The Garden Palace was a large purpose-built exhibition building constructed to house the Sydney International Exhibition (1879) in Sydney, New South Wales, Australia. It was designed by James Barnet and constructed by John Young, despite the architect's reservations ([dead link]), at a cost of 191,800 Pounds in only eight months - largely due to the special importation from England of electric lighting which enabled work to be carried out around the clock.
A reworking of London's Crystal Palace, the building's plan was similar to that of a large cathedral, having a long hall with lower aisle on either side, like a nave, and a transept of similar form, each terminating in towers and meeting beneath a central dome. The dome was 100 feet (30.4 metres) in diameter and 210 feet (65.5 metres) in height. The building was similar in many respects to the later Royal Exhibition Building in Melbourne. Sydney's first hydraulic lift was contained in the north tower. The Garden Palace was sited at what is today the southwestern end of the Royal Botanic Gardens (although at the time it was built it occupied land that was outside the Gardens). It was constructed primarily from timber, which was to assure its complete destruction when engulfed by fire in the early morning of September 22, 1882.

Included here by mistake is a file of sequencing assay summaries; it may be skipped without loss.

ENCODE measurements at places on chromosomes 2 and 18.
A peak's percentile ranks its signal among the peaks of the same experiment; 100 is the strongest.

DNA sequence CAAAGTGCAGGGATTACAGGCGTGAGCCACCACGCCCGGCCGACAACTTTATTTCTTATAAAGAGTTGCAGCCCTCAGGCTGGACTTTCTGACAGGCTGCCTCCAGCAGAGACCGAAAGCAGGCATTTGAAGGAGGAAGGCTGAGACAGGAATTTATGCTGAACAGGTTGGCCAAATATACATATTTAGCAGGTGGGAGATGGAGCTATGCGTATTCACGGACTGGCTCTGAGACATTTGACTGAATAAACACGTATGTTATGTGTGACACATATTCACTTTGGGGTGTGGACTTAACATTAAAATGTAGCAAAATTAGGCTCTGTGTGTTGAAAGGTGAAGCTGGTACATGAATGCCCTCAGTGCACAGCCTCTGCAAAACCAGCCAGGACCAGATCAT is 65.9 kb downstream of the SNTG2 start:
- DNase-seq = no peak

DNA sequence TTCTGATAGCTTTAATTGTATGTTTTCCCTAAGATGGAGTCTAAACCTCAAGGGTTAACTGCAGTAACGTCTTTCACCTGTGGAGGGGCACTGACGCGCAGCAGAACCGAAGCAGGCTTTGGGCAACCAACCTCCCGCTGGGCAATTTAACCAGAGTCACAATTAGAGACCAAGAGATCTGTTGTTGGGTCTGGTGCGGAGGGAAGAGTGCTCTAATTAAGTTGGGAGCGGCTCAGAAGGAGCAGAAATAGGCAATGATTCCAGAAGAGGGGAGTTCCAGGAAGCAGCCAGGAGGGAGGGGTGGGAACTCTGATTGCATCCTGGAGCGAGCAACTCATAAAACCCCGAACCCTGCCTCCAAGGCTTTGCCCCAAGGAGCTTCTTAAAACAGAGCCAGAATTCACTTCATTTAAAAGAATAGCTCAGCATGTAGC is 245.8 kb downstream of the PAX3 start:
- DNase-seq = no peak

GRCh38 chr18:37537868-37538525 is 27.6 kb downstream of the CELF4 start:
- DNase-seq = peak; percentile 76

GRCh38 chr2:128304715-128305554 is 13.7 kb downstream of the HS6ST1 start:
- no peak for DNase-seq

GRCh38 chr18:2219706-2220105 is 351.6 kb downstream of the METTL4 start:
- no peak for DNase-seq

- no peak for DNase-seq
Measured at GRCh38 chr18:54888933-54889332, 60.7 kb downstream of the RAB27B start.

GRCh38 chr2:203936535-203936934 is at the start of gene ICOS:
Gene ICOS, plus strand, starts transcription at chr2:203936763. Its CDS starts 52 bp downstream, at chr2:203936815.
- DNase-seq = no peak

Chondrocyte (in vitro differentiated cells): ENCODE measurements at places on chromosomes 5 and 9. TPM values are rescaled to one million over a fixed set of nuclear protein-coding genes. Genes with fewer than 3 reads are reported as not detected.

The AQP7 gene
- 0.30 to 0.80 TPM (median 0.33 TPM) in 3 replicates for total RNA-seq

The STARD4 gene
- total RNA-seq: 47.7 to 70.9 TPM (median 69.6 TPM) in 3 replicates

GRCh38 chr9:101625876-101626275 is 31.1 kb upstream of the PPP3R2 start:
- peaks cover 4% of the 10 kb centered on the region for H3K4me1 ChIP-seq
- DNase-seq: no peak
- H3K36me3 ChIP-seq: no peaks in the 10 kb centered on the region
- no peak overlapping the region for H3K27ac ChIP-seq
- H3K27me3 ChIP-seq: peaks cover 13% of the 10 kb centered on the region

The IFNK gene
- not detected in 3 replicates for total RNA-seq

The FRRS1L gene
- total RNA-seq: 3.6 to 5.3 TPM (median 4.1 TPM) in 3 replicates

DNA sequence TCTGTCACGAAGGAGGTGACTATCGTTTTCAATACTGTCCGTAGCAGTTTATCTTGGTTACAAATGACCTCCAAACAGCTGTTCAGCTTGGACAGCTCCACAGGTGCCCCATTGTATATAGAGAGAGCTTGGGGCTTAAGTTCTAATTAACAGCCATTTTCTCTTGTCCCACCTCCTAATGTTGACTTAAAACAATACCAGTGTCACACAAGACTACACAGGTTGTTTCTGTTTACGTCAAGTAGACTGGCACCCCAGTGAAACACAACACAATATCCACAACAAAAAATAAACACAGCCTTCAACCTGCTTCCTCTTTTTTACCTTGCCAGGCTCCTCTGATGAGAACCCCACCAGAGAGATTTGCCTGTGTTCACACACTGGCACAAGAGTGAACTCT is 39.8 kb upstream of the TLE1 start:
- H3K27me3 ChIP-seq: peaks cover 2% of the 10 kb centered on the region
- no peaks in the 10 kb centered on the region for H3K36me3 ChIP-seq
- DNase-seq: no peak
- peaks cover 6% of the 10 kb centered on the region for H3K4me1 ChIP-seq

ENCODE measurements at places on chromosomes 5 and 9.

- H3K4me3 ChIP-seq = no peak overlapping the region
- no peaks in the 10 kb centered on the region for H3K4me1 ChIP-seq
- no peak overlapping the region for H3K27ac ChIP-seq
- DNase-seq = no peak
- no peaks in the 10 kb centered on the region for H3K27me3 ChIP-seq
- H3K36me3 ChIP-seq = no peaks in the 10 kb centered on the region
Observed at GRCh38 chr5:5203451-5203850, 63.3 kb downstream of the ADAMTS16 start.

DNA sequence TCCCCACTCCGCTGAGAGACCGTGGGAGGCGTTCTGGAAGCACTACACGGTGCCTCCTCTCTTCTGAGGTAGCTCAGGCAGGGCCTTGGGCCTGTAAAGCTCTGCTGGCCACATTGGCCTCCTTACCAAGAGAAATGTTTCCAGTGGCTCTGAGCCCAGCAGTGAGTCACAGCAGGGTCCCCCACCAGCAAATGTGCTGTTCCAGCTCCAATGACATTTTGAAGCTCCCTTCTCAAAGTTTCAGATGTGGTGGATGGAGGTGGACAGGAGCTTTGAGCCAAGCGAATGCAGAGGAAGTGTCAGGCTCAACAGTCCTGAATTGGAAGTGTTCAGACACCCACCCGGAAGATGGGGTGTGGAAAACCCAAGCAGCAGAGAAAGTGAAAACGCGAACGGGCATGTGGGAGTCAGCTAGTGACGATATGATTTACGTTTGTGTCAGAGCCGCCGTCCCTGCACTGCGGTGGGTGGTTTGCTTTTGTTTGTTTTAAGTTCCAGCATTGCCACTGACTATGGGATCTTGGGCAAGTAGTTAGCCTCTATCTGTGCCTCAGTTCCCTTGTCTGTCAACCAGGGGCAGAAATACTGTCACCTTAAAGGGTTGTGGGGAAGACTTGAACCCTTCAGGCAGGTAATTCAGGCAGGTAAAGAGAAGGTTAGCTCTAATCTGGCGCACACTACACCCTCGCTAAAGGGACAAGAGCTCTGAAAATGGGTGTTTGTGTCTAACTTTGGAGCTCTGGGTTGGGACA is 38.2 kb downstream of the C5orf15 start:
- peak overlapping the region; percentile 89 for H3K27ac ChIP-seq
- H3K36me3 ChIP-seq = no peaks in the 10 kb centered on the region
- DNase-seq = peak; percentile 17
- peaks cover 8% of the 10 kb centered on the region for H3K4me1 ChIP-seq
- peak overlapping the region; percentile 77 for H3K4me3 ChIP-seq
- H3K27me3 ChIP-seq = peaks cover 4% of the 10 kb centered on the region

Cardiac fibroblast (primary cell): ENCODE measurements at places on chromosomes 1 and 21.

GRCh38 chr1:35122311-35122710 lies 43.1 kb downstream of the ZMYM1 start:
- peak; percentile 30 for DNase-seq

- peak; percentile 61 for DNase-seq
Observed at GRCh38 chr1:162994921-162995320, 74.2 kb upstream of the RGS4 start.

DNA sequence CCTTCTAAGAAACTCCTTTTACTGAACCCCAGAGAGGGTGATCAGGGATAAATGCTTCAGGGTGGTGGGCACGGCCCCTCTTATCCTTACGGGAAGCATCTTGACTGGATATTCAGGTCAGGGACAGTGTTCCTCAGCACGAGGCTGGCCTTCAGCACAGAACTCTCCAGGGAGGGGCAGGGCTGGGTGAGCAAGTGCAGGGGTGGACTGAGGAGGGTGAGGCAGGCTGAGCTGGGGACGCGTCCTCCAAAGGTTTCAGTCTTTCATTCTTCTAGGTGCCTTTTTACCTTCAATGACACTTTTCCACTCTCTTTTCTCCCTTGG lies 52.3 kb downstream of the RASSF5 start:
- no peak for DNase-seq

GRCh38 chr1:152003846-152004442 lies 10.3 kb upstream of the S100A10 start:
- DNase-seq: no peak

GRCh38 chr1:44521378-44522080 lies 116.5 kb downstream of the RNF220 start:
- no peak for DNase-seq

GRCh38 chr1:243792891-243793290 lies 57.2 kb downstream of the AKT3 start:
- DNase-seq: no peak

The Garden Palace at that time was used by a number of Government Departments and many significant records were destroyed in the fire, notably records of squatting occupation in New South Wales.
The only extant remains of the Garden Palace are its carved Sydney sandstone gateposts and wrought iron gates, located on the Macquarie Street entrance to the Royal Botanical Gardens. A 1940s-era sunken garden and fountain featuring a statue of Cupid marks the former location of the Palace's dome. Few artifacts from the International Exhibition survived the fire, one of which is a carved graphite statue of an elephant, from Ceylon, now in the collection of the Powerhouse Museum.
See also 
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- Royal Exhibition Building - Melbourne's exhibition building.